It didn't go that way, though.

    No, it didn't.

    Why was the NFL fighting so forcefully to --

    Well, I don't think they wanted to acknowledge it. And if it wouldn't have been -- I've said this for years. If it hadn't been for Mike, if it was any other NFL player bar Terry Bradshaw or somebody of that stature, this thing would still be in litigation. I think it wouldn't be the issue it is right now.

    I think a player of Mike's regard, talent, respect, knowledge -- I mean, he was Iron Mike on and off the field. He was Mr. Webster. So it took somebody of his stature to bring this thing through and to see this battle through. I think it was a given. I just think he was chosen for this. The NFL picked the wrong opponent to battle in that one. Mike compared it often to David and Goliath. ...

    He would call this his greatest battle. He'd say it was like David and Goliath over and over, because it was. He was taking on something that was bigger than him.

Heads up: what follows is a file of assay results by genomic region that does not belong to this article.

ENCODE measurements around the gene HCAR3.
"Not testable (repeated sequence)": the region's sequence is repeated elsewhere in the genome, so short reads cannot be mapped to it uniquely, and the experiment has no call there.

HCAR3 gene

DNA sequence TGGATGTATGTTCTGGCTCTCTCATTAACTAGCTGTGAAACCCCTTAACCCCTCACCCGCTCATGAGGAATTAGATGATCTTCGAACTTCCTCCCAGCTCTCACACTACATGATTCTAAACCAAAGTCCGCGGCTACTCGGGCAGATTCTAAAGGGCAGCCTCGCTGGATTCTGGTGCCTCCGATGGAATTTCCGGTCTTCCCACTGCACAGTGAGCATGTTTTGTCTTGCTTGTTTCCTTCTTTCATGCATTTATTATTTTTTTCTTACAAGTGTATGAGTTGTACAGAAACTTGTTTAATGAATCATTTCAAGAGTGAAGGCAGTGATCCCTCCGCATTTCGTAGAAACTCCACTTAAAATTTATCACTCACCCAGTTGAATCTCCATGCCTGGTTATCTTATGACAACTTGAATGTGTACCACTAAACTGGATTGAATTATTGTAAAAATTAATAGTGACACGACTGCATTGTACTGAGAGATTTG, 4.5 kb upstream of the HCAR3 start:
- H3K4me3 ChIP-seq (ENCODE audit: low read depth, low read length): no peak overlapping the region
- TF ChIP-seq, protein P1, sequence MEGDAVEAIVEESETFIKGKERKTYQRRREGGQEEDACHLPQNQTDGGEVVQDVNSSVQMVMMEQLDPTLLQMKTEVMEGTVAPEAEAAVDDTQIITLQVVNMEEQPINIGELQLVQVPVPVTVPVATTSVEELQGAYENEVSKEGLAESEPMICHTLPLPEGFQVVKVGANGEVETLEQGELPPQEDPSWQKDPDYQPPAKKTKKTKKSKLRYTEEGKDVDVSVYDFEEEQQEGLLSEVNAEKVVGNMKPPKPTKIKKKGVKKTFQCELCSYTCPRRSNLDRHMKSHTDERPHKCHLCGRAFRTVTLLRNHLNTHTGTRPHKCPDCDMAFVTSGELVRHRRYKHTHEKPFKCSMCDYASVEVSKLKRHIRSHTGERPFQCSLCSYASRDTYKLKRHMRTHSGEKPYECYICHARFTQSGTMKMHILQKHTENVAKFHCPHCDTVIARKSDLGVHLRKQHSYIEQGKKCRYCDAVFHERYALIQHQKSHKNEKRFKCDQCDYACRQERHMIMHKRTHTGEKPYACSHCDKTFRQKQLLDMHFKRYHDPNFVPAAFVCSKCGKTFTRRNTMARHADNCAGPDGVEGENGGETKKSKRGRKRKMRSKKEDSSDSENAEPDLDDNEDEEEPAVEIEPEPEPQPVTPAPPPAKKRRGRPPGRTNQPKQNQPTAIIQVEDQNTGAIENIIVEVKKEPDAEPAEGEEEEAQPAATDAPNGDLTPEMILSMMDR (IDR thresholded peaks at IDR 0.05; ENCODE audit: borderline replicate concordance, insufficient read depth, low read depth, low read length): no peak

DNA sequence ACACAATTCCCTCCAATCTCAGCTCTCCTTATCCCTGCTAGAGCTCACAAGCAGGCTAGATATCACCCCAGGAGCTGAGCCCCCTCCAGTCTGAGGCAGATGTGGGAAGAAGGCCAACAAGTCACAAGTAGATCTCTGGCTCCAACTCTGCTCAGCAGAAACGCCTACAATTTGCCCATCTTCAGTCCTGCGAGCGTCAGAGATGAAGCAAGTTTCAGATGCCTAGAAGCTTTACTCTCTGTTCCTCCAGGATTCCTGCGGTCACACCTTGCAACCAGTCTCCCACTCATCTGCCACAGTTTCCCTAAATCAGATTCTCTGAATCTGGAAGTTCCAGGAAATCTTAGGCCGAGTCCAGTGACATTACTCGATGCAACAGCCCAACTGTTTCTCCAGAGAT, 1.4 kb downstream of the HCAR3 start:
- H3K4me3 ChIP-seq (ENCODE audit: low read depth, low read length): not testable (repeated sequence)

Was he taking it on only for himself and his family?

    No. Mike was not that selfish, you know. I think he wanted to prove that there was more to what was going on than just Mike having a headache or Mike losing his money. It was for the right reasons. He took on this battle for the right reasons. He was the right person to do it.

    Unfortunately, it cost us everything. You know, we haven't had compensation to bring him back. The kids would turn it around any day and say, "We'd rather have a father or a grandfather that we could do things with, that could read us stories, than" -- but we haven't had anything. So we've lost out on everything.

    Our main thing, our main goal in here is to make other families aware of not having to go through what we went through.

    Did he understand that he was brain-damaged?

    I think on some level he knew things were wrong. He couldn't hold a sentence. One thing he wrote was getting thoughts across were like trying to talk -- he compared it to tangled fishing wire. When fishing wire gets tangled you can't untangle it -- not even like a necklace, but fishing wire. It's clear and it's all tangled up. And that's how his thought process was.